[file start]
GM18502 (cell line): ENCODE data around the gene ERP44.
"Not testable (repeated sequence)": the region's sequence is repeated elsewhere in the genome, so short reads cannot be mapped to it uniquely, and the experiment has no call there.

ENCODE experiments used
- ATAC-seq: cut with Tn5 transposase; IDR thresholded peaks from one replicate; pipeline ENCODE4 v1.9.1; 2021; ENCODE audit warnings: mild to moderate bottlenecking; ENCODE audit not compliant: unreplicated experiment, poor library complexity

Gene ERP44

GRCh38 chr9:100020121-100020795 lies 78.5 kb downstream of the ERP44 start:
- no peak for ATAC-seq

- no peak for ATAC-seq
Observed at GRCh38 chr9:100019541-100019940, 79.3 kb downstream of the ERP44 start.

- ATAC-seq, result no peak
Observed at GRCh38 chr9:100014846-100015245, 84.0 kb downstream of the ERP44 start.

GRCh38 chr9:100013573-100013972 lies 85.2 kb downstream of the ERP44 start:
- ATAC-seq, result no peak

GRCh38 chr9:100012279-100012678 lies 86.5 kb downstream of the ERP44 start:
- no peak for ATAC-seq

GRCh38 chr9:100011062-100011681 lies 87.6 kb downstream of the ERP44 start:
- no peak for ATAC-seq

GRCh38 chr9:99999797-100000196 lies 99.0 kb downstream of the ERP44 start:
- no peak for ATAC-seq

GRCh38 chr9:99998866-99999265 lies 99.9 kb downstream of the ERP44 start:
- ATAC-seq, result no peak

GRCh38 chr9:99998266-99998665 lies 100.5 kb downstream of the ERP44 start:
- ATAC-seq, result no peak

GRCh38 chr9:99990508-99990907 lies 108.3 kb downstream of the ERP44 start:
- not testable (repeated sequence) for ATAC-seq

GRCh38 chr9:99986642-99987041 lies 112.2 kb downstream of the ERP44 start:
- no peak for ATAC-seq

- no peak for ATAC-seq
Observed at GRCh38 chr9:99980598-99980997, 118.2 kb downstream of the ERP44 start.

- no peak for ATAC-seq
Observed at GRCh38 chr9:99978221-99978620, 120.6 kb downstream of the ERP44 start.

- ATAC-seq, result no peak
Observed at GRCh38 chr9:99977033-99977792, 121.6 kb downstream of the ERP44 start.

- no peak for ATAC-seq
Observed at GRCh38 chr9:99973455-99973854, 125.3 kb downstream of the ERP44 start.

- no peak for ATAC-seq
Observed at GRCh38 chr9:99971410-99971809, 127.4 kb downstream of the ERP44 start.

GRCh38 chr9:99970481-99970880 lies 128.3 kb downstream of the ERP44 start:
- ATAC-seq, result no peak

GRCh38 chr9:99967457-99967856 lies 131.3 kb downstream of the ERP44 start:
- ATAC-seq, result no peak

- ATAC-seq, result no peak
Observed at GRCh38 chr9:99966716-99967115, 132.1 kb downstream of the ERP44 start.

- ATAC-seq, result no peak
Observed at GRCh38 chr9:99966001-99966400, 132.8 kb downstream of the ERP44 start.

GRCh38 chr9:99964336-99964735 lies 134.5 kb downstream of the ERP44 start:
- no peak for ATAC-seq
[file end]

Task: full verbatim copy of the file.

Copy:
GM18502 (cell line): ENCODE data around the gene ERP44.
"Not testable (repeated sequence)": the region's sequence is repeated elsewhere in the genome, so short reads cannot be mapped to it uniquely, and the experiment has no call there.

ENCODE experiments used
- ATAC-seq: cut with Tn5 transposase; IDR thresholded peaks from one replicate; pipeline ENCODE4 v1.9.1; 2021; ENCODE audit warnings: mild to moderate bottlenecking; ENCODE audit not compliant: unreplicated experiment, poor library complexity

Gene ERP44

GRCh38 chr9:100020121-100020795 lies 78.5 kb downstream of the ERP44 start:
- no peak for ATAC-seq

- no peak for ATAC-seq
Observed at GRCh38 chr9:100019541-100019940, 79.3 kb downstream of the ERP44 start.

- ATAC-seq, result no peak
Observed at GRCh38 chr9:100014846-100015245, 84.0 kb downstream of the ERP44 start.

GRCh38 chr9:100013573-100013972 lies 85.2 kb downstream of the ERP44 start:
- ATAC-seq, result no peak

GRCh38 chr9:100012279-100012678 lies 86.5 kb downstream of the ERP44 start:
- no peak for ATAC-seq

GRCh38 chr9:100011062-100011681 lies 87.6 kb downstream of the ERP44 start:
- no peak for ATAC-seq

GRCh38 chr9:99999797-100000196 lies 99.0 kb downstream of the ERP44 start:
- no peak for ATAC-seq

GRCh38 chr9:99998866-99999265 lies 99.9 kb downstream of the ERP44 start:
- ATAC-seq, result no peak

GRCh38 chr9:99998266-99998665 lies 100.5 kb downstream of the ERP44 start:
- ATAC-seq, result no peak

GRCh38 chr9:99990508-99990907 lies 108.3 kb downstream of the ERP44 start:
- not testable (repeated sequence) for ATAC-seq

GRCh38 chr9:99986642-99987041 lies 112.2 kb downstream of the ERP44 start:
- no peak for ATAC-seq

- no peak for ATAC-seq
Observed at GRCh38 chr9:99980598-99980997, 118.2 kb downstream of the ERP44 start.

- no peak for ATAC-seq
Observed at GRCh38 chr9:99978221-99978620, 120.6 kb downstream of the ERP44 start.

- ATAC-seq, result no peak
Observed at GRCh38 chr9:99977033-99977792, 121.6 kb downstream of the ERP44 start.

- no peak for ATAC-seq
Observed at GRCh38 chr9:99973455-99973854, 125.3 kb downstream of the ERP44 start.

- no peak for ATAC-seq
Observed at GRCh38 chr9:99971410-99971809, 127.4 kb downstream of the ERP44 start.

GRCh38 chr9:99970481-99970880 lies 128.3 kb downstream of the ERP44 start:
- ATAC-seq, result no peak

GRCh38 chr9:99967457-99967856 lies 131.3 kb downstream of the ERP44 start:
- ATAC-seq, result no peak

- ATAC-seq, result no peak
Observed at GRCh38 chr9:99966716-99967115, 132.1 kb downstream of the ERP44 start.

- ATAC-seq, result no peak
Observed at GRCh38 chr9:99966001-99966400, 132.8 kb downstream of the ERP44 start.

GRCh38 chr9:99964336-99964735 lies 134.5 kb downstream of the ERP44 start:
- no peak for ATAC-seq